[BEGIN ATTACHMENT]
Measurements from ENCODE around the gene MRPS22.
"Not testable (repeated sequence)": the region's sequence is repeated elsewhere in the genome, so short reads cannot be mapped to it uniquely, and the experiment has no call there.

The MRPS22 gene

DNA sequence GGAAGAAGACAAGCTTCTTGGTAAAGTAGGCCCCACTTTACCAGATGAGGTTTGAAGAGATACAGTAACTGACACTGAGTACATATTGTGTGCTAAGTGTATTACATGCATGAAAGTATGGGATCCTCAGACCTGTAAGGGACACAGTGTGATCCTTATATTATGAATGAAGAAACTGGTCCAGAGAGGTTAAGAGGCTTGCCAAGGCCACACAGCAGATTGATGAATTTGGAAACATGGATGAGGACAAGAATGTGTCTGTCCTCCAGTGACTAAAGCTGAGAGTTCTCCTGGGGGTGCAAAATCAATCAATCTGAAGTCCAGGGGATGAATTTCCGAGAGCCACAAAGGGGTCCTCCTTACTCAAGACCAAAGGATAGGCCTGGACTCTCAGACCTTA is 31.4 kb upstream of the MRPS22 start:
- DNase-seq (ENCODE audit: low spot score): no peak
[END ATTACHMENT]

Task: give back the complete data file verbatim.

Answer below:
Measurements from ENCODE around the gene MRPS22.
"Not testable (repeated sequence)": the region's sequence is repeated elsewhere in the genome, so short reads cannot be mapped to it uniquely, and the experiment has no call there.

The MRPS22 gene

DNA sequence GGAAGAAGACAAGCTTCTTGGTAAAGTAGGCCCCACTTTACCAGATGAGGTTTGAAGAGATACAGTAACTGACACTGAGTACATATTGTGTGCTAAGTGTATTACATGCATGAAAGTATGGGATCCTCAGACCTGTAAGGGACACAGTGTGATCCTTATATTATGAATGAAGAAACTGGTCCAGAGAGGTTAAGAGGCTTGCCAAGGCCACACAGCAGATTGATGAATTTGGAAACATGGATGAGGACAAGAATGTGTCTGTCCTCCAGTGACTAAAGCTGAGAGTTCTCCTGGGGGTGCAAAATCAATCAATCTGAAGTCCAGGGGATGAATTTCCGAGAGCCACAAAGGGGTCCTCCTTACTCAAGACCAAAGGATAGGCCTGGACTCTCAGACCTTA is 31.4 kb upstream of the MRPS22 start:
- DNase-seq (ENCODE audit: low spot score): no peak